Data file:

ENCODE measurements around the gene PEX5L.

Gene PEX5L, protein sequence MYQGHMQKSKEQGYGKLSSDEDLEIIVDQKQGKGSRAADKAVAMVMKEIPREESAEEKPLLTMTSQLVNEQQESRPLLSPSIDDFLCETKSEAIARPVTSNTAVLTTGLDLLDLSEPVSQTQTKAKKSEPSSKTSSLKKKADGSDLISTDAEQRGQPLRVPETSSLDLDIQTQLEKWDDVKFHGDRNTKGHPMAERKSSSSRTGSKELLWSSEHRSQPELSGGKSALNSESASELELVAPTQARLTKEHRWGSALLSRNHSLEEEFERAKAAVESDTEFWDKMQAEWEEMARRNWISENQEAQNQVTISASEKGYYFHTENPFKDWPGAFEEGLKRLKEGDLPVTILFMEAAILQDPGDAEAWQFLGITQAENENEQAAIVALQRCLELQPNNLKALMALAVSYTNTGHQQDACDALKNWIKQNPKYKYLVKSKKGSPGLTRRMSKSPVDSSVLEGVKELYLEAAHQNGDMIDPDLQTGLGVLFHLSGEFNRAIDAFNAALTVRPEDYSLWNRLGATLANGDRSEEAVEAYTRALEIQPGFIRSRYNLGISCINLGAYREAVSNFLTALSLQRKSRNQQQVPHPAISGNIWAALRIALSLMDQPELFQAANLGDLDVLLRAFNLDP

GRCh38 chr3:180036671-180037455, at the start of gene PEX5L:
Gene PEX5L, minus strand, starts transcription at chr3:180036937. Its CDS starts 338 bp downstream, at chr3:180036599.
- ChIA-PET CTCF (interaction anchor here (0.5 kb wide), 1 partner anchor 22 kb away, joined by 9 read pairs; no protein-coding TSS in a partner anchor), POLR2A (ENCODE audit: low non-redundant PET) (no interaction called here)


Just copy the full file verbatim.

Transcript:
ENCODE measurements around the gene PEX5L.

Gene PEX5L, protein sequence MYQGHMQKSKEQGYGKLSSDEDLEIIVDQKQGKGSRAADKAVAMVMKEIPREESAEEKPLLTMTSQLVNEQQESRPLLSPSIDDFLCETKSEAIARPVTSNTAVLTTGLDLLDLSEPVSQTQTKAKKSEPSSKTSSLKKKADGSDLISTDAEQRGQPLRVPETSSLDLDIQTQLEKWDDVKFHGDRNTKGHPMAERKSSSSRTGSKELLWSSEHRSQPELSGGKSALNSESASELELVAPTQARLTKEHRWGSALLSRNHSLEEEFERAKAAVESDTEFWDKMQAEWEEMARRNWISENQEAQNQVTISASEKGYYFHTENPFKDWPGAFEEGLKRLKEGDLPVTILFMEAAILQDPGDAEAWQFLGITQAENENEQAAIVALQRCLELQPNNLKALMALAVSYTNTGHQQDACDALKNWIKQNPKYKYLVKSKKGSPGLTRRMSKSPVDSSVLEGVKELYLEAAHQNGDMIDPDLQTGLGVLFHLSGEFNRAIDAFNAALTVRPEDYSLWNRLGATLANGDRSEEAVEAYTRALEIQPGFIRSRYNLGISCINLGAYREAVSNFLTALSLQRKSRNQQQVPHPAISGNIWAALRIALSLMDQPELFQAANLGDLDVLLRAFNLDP

GRCh38 chr3:180036671-180037455, at the start of gene PEX5L:
Gene PEX5L, minus strand, starts transcription at chr3:180036937. Its CDS starts 338 bp downstream, at chr3:180036599.
- ChIA-PET CTCF (interaction anchor here (0.5 kb wide), 1 partner anchor 22 kb away, joined by 9 read pairs; no protein-coding TSS in a partner anchor), POLR2A (ENCODE audit: low non-redundant PET) (no interaction called here)